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6 Trees Every Survivalist Should Know & Why

6 Trees Every Survivalist Should Know & Why
Now is a good time to go out and flag the following six trees before the leaves drop (except the pine). Revisit them in the winter and learn how to ID them by the bark alone. Then again in the Spring with the buds and new leaves. White birch is easy to identify with its distinctive, white, papery bark. White birch survival uses: Sweet drinkable sap that does not need purificationContainers can be fashioned from the bark (and even canoes – hence the name “canoe birch”)It’s papery bark makes some of the finest fire starting tender on the planet, which will light even when damp because of its resinous qualityA fine tea can be made from the small twigs at the end of a branch or by shaving the bark from new growth. The American basswood (also called American linden) is a very common tree – especially in the Eastern U.S. Basswood survival uses: Delicious edible leaves – especially in spring“Bass” comes from the word “bast,” which is an old word for rope. White pine survival uses: Related:  Do It Yourself Home & Garden

How To Start A 1-Acre, Self-Sustaining Homestead (Mother Earth News) Expert advice on how to establish self-sufficient food production, including guidance on crop rotations, raising livestock and grazing management. Your 1-acre homestead can be divided into land for raising livestock and a garden for raising fruits, vegetables, plus some grain and forage crops. Illustration by: Dorling Kindersley Everyone will have a different approach to keeping a self-sufficient homestead, and it’s unlikely that any two1-acre farms will follow the same plan or methods or agree completely on how to homestead. Some people like cows; other people are afraid of them. Some people like goats; other people cannot keep them out of the garden. For myself, on a 1-acre farm of good, well-drained land, I would keep a cow and a goat, a few pigs and maybe a dozen hens. Cow or no cow? On the other hand, the food that you buy in for this family cow will cost you hundreds of dollars each year. An ideal crop rotation might go something like this:

5 Old Foods To Throw In The Garden Instead Of The Garbage About two months ago, we were FINALLY getting our seedlings put into the garden. (It snows in May in Colorado, so we get started later than most folks.) On one of the many trips inside the house to fetch a tool I’d forgotten, I noticed an old potato sporting many eyes in the pantry. Normally this all-seeing potato would probably have ended up in the trash, but since we were in the process of gardening anyway, this time I decided to plant it. I didn’t read any books or how-to guides for growing potatoes from, well, other potatoes. And now we have 5 healthy potato plants growing away in our garden! This got me thinking about other “spoiled” or “unusable parts” plants that can be re-born in the garden. Love This? Thanks for subscribing! Read on to discover more foods that should be planted, not tossed, when they begin to sprout because of age. 1. Image credit: energyandintensity via Flickr 2. Image credit: danielle_scott via Flickr Related Reading: 7 Good Reasons To Eat More Sweet Potatoes 3. 4.

ISU Forestry Extension - Trees of Iowa: An Interactive Key This interactive dichotomous tree key was developed to help identify the most common trees in Iowa. The key is based on vegetative characteristics such as leaves, twigs, fruits, and bark. It is not a complete key. It does not include all trees grown in Iowa. The proper use of the key may be compared to the use of road signs where a choice of two directions must be made at each intersection. One must always chose the best route which matches the characteristics of the tree. If at the end, the solution does not match the specimen, one can usually identify a point in the process where the choice of direction was in doubt. Acknowledgements: Some of the pictures on these web pages are from USDA's Natural Resources Conservation Service Trees and Shrubs Pocket Guide, The Sibley Guide to Trees, and Forestry Images.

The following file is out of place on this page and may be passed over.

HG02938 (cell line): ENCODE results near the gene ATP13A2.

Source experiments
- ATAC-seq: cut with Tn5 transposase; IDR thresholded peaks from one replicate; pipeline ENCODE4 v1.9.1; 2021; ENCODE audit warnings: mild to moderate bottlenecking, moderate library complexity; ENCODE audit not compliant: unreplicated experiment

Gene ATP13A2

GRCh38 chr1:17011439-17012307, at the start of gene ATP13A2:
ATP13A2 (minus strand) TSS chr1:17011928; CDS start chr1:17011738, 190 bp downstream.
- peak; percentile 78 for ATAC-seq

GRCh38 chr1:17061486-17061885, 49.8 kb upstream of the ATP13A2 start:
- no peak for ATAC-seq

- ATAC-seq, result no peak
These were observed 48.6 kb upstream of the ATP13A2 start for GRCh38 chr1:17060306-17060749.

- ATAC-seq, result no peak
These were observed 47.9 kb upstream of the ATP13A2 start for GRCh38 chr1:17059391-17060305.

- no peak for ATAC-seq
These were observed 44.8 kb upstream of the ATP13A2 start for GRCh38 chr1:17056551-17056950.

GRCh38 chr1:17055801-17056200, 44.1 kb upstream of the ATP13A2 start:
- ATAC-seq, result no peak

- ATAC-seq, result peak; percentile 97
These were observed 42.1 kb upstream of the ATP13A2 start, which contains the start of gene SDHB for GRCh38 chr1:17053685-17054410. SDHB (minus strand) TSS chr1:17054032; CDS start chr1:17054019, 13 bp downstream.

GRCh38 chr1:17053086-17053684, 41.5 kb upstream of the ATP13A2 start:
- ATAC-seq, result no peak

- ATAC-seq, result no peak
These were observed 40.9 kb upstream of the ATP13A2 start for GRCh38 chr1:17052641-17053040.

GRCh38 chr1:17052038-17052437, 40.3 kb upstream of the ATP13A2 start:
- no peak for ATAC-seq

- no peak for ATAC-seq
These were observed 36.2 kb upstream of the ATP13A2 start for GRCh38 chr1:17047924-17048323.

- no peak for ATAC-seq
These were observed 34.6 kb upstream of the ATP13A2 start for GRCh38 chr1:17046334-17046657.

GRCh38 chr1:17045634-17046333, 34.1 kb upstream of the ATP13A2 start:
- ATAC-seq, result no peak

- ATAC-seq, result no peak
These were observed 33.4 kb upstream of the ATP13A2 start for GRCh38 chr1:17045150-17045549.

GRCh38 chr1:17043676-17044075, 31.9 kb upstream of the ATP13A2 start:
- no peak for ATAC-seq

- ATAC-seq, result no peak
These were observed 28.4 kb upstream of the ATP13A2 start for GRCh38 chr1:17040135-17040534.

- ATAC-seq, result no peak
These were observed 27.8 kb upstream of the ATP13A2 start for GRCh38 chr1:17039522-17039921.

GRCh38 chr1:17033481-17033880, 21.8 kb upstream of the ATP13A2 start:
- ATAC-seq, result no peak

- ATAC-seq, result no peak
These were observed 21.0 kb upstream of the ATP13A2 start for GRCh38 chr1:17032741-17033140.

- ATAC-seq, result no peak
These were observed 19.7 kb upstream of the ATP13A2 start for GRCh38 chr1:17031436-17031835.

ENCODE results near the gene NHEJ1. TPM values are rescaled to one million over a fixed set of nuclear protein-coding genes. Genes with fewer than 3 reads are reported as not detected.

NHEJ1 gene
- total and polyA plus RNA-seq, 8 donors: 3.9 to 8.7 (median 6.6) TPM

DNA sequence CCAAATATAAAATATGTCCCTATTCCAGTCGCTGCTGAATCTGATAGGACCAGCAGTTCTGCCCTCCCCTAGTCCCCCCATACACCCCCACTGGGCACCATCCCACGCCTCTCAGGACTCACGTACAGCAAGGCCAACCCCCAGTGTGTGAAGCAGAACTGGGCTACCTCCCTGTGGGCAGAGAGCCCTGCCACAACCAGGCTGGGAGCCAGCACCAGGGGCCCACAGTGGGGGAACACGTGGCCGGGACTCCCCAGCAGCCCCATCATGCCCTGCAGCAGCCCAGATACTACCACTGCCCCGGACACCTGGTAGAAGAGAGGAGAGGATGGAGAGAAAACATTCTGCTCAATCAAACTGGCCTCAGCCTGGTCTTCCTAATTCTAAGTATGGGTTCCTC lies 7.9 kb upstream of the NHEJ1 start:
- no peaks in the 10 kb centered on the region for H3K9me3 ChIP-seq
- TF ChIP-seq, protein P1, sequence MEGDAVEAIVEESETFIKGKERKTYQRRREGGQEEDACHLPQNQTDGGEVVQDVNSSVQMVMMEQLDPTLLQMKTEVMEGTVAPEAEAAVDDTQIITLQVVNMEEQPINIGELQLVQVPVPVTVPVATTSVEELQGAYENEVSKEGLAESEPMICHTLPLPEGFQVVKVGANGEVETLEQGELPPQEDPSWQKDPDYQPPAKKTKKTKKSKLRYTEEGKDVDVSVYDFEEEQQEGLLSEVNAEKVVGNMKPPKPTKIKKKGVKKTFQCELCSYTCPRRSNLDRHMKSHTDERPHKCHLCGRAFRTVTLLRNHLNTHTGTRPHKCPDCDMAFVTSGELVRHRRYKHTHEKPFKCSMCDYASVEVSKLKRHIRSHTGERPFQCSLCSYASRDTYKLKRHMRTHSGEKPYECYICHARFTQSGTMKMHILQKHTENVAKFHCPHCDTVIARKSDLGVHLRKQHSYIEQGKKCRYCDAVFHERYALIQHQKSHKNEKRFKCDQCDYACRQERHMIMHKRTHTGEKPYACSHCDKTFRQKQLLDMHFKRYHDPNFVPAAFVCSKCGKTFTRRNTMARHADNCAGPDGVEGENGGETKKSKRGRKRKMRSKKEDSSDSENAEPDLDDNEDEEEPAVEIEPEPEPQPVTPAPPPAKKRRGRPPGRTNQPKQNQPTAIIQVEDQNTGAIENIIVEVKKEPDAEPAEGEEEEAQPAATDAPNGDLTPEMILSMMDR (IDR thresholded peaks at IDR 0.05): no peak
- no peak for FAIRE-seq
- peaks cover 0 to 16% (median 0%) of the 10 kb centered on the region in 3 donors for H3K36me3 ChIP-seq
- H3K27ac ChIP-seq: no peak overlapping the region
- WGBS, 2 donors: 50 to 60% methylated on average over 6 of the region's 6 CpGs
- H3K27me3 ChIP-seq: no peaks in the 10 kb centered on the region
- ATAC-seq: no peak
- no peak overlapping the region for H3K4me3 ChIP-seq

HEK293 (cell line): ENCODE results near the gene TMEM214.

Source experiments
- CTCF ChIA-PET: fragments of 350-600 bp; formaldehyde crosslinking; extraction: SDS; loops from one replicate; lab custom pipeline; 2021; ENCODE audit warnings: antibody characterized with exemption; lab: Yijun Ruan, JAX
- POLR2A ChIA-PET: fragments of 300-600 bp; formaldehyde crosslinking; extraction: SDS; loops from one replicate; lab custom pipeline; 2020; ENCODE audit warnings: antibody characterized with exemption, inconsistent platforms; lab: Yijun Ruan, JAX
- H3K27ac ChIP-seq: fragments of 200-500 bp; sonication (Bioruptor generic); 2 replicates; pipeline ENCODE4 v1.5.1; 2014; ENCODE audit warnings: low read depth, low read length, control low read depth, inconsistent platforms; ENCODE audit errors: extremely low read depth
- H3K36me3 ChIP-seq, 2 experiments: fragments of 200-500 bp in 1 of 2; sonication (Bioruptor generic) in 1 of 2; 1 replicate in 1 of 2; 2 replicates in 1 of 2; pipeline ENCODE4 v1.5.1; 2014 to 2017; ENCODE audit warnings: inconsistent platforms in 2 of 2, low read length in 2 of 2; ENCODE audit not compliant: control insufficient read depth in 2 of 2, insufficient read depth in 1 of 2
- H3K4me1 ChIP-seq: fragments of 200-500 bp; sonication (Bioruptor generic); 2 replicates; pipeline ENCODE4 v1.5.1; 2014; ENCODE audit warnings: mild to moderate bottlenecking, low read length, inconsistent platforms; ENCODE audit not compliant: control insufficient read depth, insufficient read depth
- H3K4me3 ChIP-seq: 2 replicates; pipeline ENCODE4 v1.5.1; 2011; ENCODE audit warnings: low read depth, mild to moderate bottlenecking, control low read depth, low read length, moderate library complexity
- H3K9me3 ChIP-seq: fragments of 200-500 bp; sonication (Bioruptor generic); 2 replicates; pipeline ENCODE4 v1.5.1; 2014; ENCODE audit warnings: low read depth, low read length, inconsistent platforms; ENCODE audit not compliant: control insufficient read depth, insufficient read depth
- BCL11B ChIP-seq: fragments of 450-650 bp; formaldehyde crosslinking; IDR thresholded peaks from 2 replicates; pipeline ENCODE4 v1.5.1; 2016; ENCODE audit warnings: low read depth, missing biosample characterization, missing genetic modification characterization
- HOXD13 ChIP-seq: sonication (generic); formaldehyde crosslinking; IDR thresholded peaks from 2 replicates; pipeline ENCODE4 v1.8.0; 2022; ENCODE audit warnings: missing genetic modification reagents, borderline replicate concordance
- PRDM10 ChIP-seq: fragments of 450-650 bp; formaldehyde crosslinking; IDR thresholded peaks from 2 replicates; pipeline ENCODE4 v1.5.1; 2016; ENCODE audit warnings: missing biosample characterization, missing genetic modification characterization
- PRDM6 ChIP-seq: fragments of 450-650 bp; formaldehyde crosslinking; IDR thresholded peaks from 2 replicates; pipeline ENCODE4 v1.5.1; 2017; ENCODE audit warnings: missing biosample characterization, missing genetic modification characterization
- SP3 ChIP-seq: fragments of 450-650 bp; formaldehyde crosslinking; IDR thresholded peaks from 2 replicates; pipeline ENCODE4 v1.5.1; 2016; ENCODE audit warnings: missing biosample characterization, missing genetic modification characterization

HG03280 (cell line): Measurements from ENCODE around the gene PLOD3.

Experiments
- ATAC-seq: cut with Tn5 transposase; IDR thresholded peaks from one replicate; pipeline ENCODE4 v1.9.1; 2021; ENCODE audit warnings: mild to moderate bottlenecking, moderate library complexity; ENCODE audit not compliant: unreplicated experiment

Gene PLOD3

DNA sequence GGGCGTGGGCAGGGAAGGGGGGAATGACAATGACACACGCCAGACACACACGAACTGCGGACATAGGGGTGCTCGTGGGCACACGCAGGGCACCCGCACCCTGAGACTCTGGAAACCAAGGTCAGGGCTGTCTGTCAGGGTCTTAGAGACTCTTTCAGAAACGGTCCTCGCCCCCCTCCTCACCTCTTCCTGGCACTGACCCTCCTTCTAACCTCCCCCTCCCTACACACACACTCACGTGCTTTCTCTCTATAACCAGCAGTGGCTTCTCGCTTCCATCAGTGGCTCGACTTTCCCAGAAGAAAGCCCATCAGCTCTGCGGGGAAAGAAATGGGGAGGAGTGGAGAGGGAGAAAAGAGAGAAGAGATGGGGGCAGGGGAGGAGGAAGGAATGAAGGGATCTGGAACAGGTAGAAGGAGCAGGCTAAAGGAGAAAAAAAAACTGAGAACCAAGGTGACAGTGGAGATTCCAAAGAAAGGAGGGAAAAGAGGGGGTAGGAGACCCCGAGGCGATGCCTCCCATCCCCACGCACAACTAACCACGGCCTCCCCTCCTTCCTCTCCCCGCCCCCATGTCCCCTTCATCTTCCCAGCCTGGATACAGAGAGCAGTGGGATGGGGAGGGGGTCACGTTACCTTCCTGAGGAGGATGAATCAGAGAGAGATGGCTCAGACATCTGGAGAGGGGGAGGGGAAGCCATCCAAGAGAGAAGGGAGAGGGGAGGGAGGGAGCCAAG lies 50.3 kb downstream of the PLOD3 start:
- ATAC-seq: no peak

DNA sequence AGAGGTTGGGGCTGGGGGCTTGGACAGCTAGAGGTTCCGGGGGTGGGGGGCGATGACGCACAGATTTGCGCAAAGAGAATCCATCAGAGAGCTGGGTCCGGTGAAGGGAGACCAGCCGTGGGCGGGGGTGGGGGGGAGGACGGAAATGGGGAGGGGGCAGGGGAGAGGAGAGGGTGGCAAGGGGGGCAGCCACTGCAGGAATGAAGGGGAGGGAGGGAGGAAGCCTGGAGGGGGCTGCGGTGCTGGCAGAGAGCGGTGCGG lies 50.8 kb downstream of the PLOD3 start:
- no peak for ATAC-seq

4 Ways to Profit With a Bamboo Business Profitable bamboo products - garden art There are many plants out there that you can grow for profit. One of the plants you should really consider growing is bamboo. Over half the world’s population depends on it in one way or another. Not only is bamboo the fastest-growing plant, it is also extremely tough. A grove of bamboo that was located at ground zero in Hiroshima actually survived the atomic blast and sprouted new shoots the very next day! Bamboo has many uses too. So how can you make a big profit with a bamboo nursery? 1. If your town allows it, you should consider selling bamboo for landscaping directly to the public. 2. Here’s your chance to get creative. 3. You can make great profits selling directly to landscapers. 4. Like landscapers and commercial gardeners, garden centers have to get their plants from somewhere, so why not you? These are four of the ways you can make big profits growing bamboo.

9 Easy Garden Plants For Hardworking People It’s a common dilemma … you love the looks of a flourishing garden, but don’t have a lot of time or energy to put into keeping it up. You’re too busy with the demands of job, caretaking, and just plain living. The good news is that gardening can be a lot simpler than you think. It’s mainly a question of choosing the right type of plants. Here are 9 shrubs, flowers, and vegetables that will require minimal care. Green Plants Image credit: katerha via Flickr Shrubs Busy people tend to be impatient people, so you may wonder why we mention shrubs. Vines Vines are another choice which will provide you with both privacy and beauty. Succulents Love This? Thanks for subscribing! Succulents are beloved of busy indoor gardeners, due to their appealing appearance, low maintenance, and limited need for water. Flowers Image credit: botheredbybees via Flickr Bulbs Plant bulbs in the fall and fugeddabout ‘em. Perennials (Day Lilies) If you’re looking for a hardy perennial, the day lily is for you. Edibles Herbs